The Social Fund for Development, Yemen, supports and assists the IVBC in the complex conservation work in the Jami Al Kabir mosque, the oldest and most important monument in the city of Sana’a. But above all, he allowed to transform this conservation intervention in a cultural and educational project starting up with a training program for young Yemeni workers.
Yemeni restorers training
The restoration project started six years ago and since then has included the education of young local workers intended to support the Italian restorers at work, delegating their growing responsibilities in relation to their professional growth.
A diversified didactic paths have been applied compare to ones which usually find in Italy where the conservation training is articulating on five years. In Yemen, the theoretical training part has been riduced to focus primarily on the practical formation, taking the old road training on site, accompanied by ongoing courses.
The training course was launched in Sana’a in November 2007 with about forty students. In the first phase of teaching have been proposed 400 hours of theoretical lessons. The second phase provided a direct approach to the work, with a 500 hours of practical application on the field.
Restoration of the wooden ceiling of the Mosque
So in 2005, we were invited to make a first visit to Sana’a to prepare the polychrome wooden ceilings restoration in the Great Mosque. That monument of great beauty, the oldest known Muslim religious building, whose foundation, according to tradition, dating to 630 d. C., was already built when the prophet Muhammad was still alive.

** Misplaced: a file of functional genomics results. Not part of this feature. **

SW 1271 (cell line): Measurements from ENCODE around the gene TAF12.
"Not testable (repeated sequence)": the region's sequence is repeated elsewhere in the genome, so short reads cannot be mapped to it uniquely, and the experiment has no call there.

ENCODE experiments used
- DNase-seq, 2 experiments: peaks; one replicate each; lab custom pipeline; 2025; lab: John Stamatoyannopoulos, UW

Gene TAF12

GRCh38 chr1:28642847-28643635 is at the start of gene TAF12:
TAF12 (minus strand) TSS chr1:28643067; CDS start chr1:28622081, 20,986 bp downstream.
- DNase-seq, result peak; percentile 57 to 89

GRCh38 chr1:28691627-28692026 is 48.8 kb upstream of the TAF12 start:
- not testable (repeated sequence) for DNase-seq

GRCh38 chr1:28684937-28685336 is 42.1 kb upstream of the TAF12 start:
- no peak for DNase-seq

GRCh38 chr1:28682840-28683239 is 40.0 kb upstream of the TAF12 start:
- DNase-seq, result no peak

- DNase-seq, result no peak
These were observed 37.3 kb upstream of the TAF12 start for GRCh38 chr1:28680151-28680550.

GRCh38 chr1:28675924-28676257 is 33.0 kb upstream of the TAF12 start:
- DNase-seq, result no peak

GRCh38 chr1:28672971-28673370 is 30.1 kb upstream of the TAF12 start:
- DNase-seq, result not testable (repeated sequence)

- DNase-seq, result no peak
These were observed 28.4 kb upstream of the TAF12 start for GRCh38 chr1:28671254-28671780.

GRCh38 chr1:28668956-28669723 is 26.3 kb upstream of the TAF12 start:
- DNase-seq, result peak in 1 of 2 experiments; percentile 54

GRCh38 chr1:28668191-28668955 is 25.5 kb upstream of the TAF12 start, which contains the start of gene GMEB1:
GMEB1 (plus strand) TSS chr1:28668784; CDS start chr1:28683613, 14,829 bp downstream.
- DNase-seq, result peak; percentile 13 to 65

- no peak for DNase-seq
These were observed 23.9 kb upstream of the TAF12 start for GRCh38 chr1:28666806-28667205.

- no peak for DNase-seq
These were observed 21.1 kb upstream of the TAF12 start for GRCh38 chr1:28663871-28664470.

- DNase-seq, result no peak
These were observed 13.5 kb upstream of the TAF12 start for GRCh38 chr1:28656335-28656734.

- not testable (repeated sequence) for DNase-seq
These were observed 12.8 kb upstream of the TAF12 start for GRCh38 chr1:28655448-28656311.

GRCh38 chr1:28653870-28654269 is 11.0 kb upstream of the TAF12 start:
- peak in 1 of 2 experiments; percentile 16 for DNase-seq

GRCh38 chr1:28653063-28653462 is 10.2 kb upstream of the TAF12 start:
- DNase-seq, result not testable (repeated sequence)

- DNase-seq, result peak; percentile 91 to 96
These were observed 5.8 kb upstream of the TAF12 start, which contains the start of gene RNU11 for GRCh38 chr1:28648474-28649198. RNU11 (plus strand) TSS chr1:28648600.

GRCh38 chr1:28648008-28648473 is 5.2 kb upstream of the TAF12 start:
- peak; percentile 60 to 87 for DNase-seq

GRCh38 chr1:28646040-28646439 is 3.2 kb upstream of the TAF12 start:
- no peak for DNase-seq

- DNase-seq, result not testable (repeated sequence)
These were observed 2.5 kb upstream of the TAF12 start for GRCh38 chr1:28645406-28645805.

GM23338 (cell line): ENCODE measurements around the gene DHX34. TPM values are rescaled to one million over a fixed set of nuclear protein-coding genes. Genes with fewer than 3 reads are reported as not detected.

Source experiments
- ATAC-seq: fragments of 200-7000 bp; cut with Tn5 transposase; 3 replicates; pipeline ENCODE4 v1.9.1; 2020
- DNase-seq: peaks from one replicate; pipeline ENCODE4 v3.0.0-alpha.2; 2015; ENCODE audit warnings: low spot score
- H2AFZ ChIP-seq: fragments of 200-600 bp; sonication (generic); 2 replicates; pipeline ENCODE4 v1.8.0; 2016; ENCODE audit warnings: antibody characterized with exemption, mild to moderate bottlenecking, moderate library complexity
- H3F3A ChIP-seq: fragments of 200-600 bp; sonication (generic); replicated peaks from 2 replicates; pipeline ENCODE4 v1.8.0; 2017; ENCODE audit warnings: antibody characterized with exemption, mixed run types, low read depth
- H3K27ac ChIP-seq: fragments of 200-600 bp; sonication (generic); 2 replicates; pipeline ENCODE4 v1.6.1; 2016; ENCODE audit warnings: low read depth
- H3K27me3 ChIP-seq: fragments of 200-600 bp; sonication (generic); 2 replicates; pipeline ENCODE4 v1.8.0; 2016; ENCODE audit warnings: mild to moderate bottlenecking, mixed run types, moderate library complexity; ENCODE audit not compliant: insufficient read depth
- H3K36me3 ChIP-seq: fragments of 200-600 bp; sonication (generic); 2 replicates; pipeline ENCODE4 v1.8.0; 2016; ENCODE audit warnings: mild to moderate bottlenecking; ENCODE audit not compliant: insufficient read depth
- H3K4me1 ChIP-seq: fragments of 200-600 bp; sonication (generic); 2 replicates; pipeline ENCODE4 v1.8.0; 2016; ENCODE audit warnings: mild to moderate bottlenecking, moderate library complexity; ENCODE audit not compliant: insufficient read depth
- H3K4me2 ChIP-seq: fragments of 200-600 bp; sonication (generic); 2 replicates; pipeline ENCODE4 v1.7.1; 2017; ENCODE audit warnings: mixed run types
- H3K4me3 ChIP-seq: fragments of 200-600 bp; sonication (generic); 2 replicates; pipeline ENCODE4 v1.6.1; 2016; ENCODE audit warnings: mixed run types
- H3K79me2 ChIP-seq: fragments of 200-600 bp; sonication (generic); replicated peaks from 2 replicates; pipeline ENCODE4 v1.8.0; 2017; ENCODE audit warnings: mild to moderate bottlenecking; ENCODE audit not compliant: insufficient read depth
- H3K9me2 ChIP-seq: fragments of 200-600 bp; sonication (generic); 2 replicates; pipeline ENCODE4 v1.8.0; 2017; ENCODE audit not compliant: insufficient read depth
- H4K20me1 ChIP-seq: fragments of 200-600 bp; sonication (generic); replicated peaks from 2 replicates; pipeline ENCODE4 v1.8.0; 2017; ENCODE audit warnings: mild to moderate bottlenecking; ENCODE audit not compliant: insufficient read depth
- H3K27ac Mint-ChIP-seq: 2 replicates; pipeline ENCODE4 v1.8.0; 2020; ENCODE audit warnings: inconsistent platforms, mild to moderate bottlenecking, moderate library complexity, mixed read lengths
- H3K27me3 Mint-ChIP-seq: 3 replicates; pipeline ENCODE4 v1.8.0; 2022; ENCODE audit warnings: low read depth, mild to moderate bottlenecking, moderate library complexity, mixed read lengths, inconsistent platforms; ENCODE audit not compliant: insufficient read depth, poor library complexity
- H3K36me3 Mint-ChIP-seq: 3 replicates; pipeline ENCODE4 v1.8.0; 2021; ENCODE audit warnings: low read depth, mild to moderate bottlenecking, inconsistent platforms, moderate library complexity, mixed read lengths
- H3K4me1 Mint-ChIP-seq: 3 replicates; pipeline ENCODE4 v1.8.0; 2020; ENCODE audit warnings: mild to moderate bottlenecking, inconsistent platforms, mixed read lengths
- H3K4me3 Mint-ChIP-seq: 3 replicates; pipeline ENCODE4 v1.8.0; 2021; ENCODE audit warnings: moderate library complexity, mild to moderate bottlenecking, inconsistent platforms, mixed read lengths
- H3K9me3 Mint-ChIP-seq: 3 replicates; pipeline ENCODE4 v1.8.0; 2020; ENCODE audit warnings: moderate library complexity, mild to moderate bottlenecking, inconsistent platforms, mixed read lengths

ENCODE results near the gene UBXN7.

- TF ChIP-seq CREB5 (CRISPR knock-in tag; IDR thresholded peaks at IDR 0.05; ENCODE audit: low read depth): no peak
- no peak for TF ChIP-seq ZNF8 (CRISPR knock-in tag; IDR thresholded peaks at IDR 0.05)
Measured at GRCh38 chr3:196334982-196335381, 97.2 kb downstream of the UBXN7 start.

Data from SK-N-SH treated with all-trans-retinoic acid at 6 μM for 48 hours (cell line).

The parallelogram plan of the monument totaling 3,000 m2 covered – enclosing a large central courtyard, where are preserved ancient copies of the Koran, and two minarets. The interior consists of four wings, divided into a variable number of aisles: five in the north, four to the south, three east and three west. The coffered ceiling is composed of 5,200 parts painted and / or carved.
After several months of tests on the field, carried out by our own experts to verify the feasibility of the project, the methodologies to be adopted and quantify time and cost, we started the selection of Yemeni students to be admitted to the training course. It seems important here to underline the participation request of women also, a important signal in a poor country still imbued by strong traditions of men.
The restoration of the mosque wooden ceiling is divided into eight phases corresponding to the same number of years of work. The first three phases, already completed, began with the pilot project followed by the restoration phase undertaked with the collaboration of Yemeni students.
In March 2011, for safety reasons due to political instability in the country, our Italian team had to leave Yemen, thus leaving the restoring responsibility to our Yemeni colleagues. Fortunately, today the situation seems improved and in fact the work will restart shortly.